How to define what we say about ourselves
It all starts with the brain. The human brain is wired for extreme environments, like the grassland savanna; it makes sure we survive and thrive there.
Our brains have evolved to help us survive. Everybody has a brain, and all brains are wired the same way — they all have instincts, heuristics, and biases.
Brain Science is the science that studies how we think, how we remember, and how we decide: the very things that Sales and Marketing people constantly try to control and influence.
So, can we use Brain Science for business? The straightforward answer is yes. It’s not always justifiable or ethical to do so, of course —there is the potential to manipulate people through their brains — but there are some things that we can do to help people make sound business decisions.
How can Brain Science help us craft our messaging? If you know the basics of Brain Science, you’ll know how to share the right message at the right time, to the right people.
Optimize the buyer journey with Brain Science
Anything can be a buyer journey — in Marketing, it ends with people giving you their email address, in Sales with a handshake and a closed deal, and in Customer Success with a contract renewal.
The problem is that — in many companies — these journeys aren’t aligned.
The solution is both straightforward and complex — your company messaging should be carefully crafted and based on one of 5 intents behind your communication. You’ll want to start with this question: what am I trying to do with this messaging?
- Fascinate — what makes you interesting? Why should the customer care? Does this even matter to the customer?
- Educate — what is this? What’s its value to the customer? How does it work? Educate with an easily reproducible story that the customer can repeat to everyone in the company, including the decision-makers, many of whom you will never meet.
- Differentiate — why should they consider you and not something or someone else? Why should they choose you over your competitor or an alternative approach altogether? Remember, the status quo is safe, and the brain always goes for safe.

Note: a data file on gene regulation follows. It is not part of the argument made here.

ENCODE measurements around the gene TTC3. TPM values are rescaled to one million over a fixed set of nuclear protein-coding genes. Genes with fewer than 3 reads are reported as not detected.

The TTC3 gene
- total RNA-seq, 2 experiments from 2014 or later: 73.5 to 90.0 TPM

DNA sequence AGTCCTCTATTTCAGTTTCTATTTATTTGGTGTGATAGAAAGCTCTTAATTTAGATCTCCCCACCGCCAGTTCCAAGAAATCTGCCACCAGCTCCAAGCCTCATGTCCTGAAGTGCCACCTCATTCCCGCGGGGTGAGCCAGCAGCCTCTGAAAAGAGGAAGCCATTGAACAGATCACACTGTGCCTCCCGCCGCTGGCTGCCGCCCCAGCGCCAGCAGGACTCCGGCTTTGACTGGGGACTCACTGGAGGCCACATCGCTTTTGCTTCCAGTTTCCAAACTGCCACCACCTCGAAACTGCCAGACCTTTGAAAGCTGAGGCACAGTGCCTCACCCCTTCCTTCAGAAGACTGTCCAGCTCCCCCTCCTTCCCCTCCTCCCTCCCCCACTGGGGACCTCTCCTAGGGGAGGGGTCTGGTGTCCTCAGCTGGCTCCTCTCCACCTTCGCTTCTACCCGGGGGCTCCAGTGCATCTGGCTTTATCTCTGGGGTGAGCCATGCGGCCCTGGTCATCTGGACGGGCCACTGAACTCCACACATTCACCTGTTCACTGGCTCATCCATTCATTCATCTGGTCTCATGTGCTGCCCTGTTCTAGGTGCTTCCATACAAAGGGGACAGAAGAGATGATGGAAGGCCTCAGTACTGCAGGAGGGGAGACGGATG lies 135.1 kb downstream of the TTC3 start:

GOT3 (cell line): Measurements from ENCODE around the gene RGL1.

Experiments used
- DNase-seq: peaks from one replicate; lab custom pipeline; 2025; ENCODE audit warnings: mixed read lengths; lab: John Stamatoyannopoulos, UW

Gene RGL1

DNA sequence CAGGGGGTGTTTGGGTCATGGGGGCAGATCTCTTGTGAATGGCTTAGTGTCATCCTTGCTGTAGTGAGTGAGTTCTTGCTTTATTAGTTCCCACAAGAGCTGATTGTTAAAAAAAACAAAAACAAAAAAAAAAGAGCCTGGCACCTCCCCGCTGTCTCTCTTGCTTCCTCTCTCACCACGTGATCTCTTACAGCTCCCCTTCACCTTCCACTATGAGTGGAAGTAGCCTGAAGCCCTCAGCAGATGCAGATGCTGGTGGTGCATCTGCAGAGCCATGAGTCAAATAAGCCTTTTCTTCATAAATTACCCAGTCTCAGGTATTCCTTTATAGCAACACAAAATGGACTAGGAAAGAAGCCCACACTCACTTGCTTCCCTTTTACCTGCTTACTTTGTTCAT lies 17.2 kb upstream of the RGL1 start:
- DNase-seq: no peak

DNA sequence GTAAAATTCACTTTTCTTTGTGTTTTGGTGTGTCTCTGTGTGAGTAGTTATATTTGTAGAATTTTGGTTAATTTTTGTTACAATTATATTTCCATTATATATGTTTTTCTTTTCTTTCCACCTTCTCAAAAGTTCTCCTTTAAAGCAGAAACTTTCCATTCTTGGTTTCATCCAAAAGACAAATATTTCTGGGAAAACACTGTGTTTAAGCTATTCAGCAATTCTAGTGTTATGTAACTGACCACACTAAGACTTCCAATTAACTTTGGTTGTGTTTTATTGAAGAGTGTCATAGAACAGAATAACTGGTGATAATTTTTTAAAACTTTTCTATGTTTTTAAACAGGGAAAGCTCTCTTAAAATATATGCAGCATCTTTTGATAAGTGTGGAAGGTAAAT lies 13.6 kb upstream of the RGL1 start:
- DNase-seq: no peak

- Validate — establish trust. Why should they trust this? The customer needs to be sure it’s not going to cost them their job, so your goal is to de-risk your offering and make people feel safe.
- Motivate — this is where the customer makes a decision. But why should they do this now? What is the urgency? Scarcity, a limited amount of something – that’s how you encourage a speedy deal-closure.
Make sure your narrative covers these questions, and you’ll never run out of things to say. What’s more important, your messaging will be aligned throughout the company, and you’ll increase effectiveness and retention rate.
Piet’s five intents are not only precious guidelines to a more effective communication strategy. They are also the perfect starting point to smartly communicate with your current and future Ambassadors.
Look at them as 5 essentials steps to promote Advocacy internally when first launching your Advocacy program company wide, for example.
What do you do first? You fascinate and educate your employees. Breaking the news of a new Advocacy program first, and then explaining how it all works and where the value for them lies.
Then everything else follows in that order precisely: show them what sets Ambassify apart from other platforms, establish trust toward you, the company, and the program. And then make it fun — from gamification to rewards, there are many ways to motivate your employees to give it their best.
If you want to know more about Piet Saegeman…
If you’re interested in finding out more about communication and how to improve it within your company, if you wish to tackle a specific project, content pitch, strategy, website content, or simply want to discuss alternative communication approaches, don’t hesitate to reach out to us — we’ll make sure to put you in touch with Piet Saegeman for a 15-minute consultation.